From Publishers Weekly
Coffey's first volume, number 22 in Sun & Moon's forward-looking New American Poetry series, uses forms founded by this century's avant-garde (e.g., Gertrude Stein, Jackson Mac Low and the Dadaist sound poets) to show how the very materials of language-names, verbs, sounds-inevitably get caught up in relationships, randomly, as we do. (The title is the alphabetic sequence L-M-N-O-P when spoken.) For Coffey, we are literally thrown together ("Marie's left foot slipped. Jim was there. Just slipped and fell.") and find meaning through language, often by chance. In fact, the stubbornness of prosody and syntax produces relationships where words themselves fail to signify: "Vasteny garsled Ombaly, tahk unda febala"-subject has encountered object here, and something has happened. Throughout each of the four stylistically differing sections-particularly in the sensuous, often chilling lyrics focused on the shared orality of sex and speech in "Loving," and in "Dannemora," a 20-page poem using only 21 words, the poet clarifies our urge to form narratives out of sounds in sequence, constructing necessary fictions to make meaning-or the sensation of meaning. As the poet notes in a different context, "Never a wall was built/ That won't come down/ So why go on about it?" Although a certain alienation is central to these tightly compressed poems, their energy is also invigorating: if the possibilities for forms and kinds of relationships in language are endless, then so are our own.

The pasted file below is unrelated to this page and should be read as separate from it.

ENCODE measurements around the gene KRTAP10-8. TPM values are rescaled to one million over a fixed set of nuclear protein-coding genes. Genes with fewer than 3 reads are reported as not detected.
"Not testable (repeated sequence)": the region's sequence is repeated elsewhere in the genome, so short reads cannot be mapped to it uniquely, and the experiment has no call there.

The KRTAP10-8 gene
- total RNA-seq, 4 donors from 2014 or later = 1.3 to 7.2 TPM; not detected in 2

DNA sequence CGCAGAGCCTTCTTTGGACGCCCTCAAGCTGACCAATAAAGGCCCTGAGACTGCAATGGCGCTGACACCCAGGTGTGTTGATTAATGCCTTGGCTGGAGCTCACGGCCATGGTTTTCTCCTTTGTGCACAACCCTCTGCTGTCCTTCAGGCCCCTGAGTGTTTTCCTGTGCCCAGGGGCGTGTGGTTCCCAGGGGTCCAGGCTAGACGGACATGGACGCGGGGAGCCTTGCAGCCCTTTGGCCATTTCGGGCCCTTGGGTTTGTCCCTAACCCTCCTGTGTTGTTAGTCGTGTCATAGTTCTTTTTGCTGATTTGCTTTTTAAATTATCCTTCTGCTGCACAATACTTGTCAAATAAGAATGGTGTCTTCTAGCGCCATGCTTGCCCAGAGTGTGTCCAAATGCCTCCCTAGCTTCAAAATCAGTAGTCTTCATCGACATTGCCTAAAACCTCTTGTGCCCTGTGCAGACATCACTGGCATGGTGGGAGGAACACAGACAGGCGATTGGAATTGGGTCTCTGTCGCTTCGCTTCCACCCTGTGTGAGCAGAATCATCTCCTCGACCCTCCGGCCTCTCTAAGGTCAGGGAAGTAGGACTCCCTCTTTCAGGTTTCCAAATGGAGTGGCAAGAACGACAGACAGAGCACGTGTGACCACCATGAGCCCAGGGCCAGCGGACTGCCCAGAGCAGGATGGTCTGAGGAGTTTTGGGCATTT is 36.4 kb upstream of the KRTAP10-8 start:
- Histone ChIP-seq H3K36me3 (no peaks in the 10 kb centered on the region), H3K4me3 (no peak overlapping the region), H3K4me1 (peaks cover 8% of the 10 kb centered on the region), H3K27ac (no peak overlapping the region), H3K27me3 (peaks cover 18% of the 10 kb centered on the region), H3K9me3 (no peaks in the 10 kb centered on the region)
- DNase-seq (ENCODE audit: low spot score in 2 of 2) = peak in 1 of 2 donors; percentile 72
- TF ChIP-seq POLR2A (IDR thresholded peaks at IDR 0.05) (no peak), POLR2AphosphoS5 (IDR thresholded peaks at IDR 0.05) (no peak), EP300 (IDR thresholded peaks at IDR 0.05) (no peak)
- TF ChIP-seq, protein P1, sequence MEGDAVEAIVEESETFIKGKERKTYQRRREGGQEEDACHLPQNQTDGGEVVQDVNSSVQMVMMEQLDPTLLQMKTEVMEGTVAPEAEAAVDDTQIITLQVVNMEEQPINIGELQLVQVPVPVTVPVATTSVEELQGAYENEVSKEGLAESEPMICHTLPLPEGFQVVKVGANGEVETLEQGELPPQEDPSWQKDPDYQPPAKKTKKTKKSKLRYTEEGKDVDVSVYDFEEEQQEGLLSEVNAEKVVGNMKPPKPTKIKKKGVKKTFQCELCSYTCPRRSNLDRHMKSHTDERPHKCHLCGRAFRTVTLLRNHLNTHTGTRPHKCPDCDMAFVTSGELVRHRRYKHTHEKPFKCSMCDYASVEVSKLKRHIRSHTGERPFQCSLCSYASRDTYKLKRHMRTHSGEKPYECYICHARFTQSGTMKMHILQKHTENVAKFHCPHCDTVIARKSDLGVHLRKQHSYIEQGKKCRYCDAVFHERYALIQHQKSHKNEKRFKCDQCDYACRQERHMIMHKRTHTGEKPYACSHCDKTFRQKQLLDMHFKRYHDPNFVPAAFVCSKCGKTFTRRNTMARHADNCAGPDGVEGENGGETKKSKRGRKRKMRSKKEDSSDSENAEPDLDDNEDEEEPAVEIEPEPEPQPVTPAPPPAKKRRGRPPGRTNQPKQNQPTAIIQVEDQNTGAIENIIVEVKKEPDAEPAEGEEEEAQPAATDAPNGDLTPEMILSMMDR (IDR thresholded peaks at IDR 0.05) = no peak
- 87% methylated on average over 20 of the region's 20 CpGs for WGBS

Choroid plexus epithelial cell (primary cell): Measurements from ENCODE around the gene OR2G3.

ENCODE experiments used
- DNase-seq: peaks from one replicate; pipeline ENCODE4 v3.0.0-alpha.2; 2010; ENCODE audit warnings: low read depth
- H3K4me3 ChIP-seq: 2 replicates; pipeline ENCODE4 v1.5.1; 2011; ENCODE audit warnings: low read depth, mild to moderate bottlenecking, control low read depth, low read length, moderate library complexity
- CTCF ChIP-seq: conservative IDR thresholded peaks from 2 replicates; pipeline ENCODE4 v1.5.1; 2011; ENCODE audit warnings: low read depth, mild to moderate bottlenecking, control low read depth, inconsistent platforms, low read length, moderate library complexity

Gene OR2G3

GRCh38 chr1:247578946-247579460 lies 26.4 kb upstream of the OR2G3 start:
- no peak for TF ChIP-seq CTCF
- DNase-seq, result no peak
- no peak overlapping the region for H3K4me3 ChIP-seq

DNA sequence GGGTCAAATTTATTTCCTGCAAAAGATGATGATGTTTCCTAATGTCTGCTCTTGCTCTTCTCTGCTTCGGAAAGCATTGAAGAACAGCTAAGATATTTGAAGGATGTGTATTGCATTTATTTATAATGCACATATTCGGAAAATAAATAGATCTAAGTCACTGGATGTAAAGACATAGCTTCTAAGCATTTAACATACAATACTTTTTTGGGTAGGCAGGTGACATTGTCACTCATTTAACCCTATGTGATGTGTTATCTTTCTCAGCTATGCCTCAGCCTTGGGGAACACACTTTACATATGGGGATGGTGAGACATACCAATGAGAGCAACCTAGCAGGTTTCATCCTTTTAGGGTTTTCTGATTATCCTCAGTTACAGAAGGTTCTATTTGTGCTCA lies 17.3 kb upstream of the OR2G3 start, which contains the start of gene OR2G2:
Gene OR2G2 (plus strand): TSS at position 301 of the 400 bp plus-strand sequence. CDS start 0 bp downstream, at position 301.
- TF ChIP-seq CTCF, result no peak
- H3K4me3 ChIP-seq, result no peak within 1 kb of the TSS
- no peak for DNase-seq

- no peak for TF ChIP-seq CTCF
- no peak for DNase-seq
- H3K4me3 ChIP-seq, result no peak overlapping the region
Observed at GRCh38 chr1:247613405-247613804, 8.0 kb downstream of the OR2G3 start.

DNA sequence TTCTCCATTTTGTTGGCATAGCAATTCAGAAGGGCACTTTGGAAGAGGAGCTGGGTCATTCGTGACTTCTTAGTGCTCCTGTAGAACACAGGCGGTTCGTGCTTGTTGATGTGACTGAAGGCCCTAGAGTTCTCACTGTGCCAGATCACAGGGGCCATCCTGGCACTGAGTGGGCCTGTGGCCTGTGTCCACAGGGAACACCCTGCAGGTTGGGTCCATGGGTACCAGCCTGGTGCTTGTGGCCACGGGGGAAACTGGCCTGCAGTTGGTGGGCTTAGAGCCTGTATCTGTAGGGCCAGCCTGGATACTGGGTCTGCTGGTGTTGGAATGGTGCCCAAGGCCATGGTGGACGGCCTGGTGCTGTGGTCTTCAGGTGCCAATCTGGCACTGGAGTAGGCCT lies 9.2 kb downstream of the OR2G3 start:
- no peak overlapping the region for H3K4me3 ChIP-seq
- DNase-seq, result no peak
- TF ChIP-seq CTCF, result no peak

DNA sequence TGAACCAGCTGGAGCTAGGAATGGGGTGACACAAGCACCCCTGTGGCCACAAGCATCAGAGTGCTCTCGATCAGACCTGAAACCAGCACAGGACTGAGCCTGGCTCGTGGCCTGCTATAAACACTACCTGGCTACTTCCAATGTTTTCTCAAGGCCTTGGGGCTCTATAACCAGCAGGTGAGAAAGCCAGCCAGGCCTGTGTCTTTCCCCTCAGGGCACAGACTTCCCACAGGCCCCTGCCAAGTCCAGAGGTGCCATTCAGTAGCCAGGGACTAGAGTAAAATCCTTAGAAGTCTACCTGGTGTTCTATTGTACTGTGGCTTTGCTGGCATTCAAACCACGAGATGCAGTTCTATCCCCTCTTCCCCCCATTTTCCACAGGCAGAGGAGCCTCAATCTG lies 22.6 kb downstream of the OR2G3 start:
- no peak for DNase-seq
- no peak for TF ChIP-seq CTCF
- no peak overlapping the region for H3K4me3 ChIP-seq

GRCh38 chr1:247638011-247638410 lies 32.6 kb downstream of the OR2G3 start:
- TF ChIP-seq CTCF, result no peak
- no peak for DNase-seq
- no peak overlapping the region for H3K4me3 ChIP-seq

Copyright 1995 Reed Business Information, Inc.
Ordered in progressively intrepid sections, ("Loving," "Lichen," "Otherwards," and "Javajazyk"), the poems in Elemenopy adopt four distinct stances from which to examine "(the poet's) and the poems' relationship to language." To some, this may sound self-serious and heavy, but Coffey's exuberance and wit make light of the endeavor: what might have been leaden is instead (mostly) gold. While the poems in "Loving" most closely resemble conventional lyrics, they also provide us with the clearest sense of Coffey's own voice, its self-ironizing aplomb: "I'm committed, thanks, / to six-line stanzas, / the // last line one word. / A frame of a sort, / the beat of a minute. / I'm committed, thanks, / to sex with stanzas, / love, // and you're in it." The hard-edged, wryly crafted prose pieces in "Lichen" owe as much to Denis Johnson as to Hemingway and Stein, and in the first of the two "Suites" that make up "Otherwards," Coffey pays tribute to Stein exquisitely: "They had likeness to loving. They had a likeness to loving because they did not measure." The last section of Elemenopy, "Javajazyk," deploys an invented language to tell what purports to be a "linguistic romance ending in prayer." It will delight or madden, according to the reader's mood--if approached on the heels of the rest of the book, as it should be, it will delight. Copyright © 1996, Boston Review. All rights reserved.
-- From The Boston Review